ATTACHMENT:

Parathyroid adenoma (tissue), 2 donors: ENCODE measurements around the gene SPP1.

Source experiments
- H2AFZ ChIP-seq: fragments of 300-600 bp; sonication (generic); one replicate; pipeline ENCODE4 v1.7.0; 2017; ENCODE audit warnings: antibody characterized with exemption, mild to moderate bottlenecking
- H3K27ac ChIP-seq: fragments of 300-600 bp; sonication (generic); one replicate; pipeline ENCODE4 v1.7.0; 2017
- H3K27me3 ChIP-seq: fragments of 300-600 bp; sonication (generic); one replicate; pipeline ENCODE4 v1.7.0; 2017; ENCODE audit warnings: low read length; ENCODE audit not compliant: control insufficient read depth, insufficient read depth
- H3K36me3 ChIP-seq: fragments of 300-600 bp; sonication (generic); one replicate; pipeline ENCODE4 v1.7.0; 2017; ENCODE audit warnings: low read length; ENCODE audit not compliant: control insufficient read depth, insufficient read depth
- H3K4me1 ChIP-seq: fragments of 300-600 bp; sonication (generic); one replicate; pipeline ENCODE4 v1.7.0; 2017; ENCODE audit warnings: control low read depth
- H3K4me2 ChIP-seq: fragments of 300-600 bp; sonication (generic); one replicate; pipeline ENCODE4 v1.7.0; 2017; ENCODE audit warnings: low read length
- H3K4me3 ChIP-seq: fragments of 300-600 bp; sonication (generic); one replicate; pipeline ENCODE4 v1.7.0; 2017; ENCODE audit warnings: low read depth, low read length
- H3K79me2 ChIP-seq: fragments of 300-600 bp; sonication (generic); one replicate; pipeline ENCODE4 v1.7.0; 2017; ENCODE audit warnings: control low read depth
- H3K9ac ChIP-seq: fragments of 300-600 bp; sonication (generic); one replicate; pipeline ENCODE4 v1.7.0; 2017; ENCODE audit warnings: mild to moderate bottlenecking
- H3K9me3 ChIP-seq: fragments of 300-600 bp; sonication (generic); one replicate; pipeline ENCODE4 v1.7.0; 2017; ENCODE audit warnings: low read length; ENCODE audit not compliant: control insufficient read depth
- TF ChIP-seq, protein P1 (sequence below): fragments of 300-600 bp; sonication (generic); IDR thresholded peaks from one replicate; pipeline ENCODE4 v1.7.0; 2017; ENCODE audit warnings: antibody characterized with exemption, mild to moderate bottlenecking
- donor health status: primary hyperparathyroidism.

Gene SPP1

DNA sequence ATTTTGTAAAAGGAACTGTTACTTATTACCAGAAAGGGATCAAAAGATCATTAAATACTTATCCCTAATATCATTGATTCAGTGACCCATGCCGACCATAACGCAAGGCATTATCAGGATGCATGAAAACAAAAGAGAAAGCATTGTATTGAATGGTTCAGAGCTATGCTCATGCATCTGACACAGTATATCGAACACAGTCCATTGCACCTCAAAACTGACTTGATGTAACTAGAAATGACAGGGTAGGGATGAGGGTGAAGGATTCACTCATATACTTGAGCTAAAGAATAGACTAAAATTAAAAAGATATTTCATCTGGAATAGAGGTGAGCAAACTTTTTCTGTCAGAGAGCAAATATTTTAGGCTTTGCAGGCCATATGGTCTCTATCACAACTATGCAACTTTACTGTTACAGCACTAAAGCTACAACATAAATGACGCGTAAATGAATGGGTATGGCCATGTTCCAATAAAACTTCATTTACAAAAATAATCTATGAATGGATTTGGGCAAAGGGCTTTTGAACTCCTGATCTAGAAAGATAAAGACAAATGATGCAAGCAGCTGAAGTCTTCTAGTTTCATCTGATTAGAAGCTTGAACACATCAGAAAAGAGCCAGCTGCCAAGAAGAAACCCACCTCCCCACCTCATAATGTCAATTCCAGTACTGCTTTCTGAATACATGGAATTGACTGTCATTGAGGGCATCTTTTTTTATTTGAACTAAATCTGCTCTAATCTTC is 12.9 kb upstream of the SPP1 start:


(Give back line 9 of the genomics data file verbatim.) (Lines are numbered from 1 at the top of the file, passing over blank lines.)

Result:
- H3K4me3 ChIP-seq: fragments of 300-600 bp; sonication (generic); one replicate; pipeline ENCODE4 v1.7.0; 2017; ENCODE audit warnings: low read depth, low read length